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April 30, 1973

Section 51.—Hyperparathyroidism-Hyperparathyroidism

JAMA. 1973;224(Suppl_5):773. doi:10.1001/jama.1973.03220190113054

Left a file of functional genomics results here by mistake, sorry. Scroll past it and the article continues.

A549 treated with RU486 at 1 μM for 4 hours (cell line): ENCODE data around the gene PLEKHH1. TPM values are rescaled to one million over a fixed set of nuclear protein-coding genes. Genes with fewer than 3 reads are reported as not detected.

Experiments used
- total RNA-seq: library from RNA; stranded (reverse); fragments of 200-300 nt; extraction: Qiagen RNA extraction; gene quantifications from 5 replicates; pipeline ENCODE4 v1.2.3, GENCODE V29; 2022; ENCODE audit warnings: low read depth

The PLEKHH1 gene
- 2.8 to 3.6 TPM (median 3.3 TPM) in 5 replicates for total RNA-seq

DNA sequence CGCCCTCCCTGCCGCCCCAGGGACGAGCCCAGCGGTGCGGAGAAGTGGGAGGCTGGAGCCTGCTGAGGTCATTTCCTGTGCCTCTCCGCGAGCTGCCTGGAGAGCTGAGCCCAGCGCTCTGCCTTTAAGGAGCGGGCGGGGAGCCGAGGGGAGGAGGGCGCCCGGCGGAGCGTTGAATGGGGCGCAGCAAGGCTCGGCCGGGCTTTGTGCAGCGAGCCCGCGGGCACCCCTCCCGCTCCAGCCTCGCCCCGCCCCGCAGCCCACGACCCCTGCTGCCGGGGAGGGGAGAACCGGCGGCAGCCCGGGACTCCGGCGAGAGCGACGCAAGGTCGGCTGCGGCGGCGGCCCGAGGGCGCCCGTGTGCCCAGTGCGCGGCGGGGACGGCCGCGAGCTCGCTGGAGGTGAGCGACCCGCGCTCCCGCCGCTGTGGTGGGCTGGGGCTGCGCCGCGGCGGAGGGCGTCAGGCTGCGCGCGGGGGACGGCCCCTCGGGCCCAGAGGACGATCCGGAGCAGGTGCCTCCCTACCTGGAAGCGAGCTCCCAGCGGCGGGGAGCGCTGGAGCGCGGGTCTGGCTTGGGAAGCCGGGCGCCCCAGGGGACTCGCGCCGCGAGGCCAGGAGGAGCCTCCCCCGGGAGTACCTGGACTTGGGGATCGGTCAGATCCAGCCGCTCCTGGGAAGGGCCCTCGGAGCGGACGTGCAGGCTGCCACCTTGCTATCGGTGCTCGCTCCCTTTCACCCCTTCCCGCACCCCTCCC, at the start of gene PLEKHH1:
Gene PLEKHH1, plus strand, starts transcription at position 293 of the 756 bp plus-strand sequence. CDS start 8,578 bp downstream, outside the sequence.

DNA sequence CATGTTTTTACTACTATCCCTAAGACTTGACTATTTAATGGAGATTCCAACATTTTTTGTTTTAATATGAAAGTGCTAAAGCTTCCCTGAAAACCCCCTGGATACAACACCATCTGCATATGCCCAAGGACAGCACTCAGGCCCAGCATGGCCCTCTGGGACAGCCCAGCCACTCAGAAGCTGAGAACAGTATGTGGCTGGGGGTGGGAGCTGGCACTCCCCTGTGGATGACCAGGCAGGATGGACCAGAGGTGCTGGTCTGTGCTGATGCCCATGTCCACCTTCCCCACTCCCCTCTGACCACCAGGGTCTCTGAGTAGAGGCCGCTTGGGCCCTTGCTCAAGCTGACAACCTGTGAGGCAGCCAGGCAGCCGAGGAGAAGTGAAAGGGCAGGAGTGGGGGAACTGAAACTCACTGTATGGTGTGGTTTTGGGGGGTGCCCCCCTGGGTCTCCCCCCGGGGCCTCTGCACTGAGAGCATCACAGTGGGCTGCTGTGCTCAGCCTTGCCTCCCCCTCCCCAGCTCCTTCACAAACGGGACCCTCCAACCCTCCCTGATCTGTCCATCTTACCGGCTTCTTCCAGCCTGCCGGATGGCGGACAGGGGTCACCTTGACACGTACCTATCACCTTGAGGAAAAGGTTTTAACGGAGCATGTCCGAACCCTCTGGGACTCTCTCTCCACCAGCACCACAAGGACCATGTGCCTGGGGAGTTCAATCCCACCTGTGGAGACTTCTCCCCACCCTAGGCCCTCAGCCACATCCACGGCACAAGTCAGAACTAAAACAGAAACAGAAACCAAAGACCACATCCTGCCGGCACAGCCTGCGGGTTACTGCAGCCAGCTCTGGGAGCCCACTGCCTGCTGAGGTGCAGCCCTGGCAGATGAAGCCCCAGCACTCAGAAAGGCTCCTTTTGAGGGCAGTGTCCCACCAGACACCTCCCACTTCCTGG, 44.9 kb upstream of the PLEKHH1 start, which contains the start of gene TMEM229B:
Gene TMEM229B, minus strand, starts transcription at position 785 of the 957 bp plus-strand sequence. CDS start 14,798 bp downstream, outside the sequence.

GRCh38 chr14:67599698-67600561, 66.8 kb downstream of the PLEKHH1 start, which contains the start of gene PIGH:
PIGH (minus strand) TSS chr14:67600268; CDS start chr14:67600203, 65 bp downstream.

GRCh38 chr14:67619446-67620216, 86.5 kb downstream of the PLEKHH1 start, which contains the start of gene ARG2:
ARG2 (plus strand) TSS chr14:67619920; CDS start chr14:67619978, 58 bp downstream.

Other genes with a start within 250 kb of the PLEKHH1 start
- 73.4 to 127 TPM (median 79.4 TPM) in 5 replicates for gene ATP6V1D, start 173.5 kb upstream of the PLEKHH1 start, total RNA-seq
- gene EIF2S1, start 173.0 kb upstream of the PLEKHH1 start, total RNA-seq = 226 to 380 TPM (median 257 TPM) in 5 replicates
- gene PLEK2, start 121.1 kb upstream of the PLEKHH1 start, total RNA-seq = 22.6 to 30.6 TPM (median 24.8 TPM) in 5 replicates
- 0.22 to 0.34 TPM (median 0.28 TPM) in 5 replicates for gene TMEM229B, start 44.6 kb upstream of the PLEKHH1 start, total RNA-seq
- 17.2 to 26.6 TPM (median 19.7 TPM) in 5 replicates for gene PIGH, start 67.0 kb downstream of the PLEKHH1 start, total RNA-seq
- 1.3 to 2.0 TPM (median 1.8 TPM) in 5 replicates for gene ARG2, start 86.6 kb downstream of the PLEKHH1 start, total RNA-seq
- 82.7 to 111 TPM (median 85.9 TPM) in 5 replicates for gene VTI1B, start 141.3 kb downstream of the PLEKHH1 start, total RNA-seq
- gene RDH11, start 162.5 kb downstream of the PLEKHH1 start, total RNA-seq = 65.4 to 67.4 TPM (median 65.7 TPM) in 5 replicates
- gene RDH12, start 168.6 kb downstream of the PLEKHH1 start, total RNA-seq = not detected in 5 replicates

Individuals with functioning tumors of the parathyroid glands are subject to a variety of associated rheumatic disorders, which may occur either singly or in combination.' These include (1) hyperuricemia and gouty arthritis; gouty attacks may occur in the early postoperative period following parathyroidectomy; (2) chondrocalcinosis with episodes of calcium pyrophosphate crystal-induced synovitis (pseudogout), these, too, often occurring after surgery2; calcareous deposits are detectable in articular cartilage, (Fig 80) fibrocartilage of menisci, vertebral disks, and the triangular ligament of the wrist; this latter is one of the most frequent radiographic signs of hyperparathyroidism (Fig 73); (3) a traumatic type of arthritis due to microfractures and collapse of diseasesoftened subchondral bone; and (4) articular cartilage erosion and secondary osteoarthritis resulting from malalignment of joint surfaces following the aforementioned collapse of subchondral bone. In chronic, longcontinued renal failure leading to hyperplasia of the parathyroid glands and secondary hyperparathyroidism, large peri-articular calcium deposits (apatite)